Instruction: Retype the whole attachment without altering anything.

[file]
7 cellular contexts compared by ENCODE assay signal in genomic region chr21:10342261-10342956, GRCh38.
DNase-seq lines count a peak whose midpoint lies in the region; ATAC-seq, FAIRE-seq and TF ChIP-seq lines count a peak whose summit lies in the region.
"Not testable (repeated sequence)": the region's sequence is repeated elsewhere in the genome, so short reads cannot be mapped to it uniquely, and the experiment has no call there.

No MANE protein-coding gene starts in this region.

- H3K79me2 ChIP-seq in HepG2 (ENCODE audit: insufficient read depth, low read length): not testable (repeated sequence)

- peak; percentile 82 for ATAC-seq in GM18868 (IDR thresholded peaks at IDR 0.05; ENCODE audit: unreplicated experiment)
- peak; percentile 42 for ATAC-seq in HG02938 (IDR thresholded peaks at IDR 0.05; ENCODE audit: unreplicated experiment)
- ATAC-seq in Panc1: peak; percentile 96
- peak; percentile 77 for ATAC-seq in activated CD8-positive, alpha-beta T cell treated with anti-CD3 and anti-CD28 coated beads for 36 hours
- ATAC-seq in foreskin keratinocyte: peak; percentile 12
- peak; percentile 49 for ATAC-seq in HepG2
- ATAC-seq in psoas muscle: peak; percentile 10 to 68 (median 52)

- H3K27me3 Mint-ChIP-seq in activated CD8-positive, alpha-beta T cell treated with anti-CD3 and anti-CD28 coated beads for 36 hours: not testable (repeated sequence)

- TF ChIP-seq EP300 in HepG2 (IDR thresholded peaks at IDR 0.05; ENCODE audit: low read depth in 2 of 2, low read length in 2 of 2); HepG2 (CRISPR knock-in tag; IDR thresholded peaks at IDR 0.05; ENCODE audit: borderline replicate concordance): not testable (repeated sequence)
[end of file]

7 cellular contexts compared by ENCODE assay signal in genomic region chr21:10342261-10342956, GRCh38.
DNase-seq lines count a peak whose midpoint lies in the region; ATAC-seq, FAIRE-seq and TF ChIP-seq lines count a peak whose summit lies in the region.
"Not testable (repeated sequence)": the region's sequence is repeated elsewhere in the genome, so short reads cannot be mapped to it uniquely, and the experiment has no call there.

No MANE protein-coding gene starts in this region.

- H3K79me2 ChIP-seq in HepG2 (ENCODE audit: insufficient read depth, low read length): not testable (repeated sequence)

- peak; percentile 82 for ATAC-seq in GM18868 (IDR thresholded peaks at IDR 0.05; ENCODE audit: unreplicated experiment)
- peak; percentile 42 for ATAC-seq in HG02938 (IDR thresholded peaks at IDR 0.05; ENCODE audit: unreplicated experiment)
- ATAC-seq in Panc1: peak; percentile 96
- peak; percentile 77 for ATAC-seq in activated CD8-positive, alpha-beta T cell treated with anti-CD3 and anti-CD28 coated beads for 36 hours
- ATAC-seq in foreskin keratinocyte: peak; percentile 12
- peak; percentile 49 for ATAC-seq in HepG2
- ATAC-seq in psoas muscle: peak; percentile 10 to 68 (median 52)

- H3K27me3 Mint-ChIP-seq in activated CD8-positive, alpha-beta T cell treated with anti-CD3 and anti-CD28 coated beads for 36 hours: not testable (repeated sequence)

- TF ChIP-seq EP300 in HepG2 (IDR thresholded peaks at IDR 0.05; ENCODE audit: low read depth in 2 of 2, low read length in 2 of 2); HepG2 (CRISPR knock-in tag; IDR thresholded peaks at IDR 0.05; ENCODE audit: borderline replicate concordance): not testable (repeated sequence)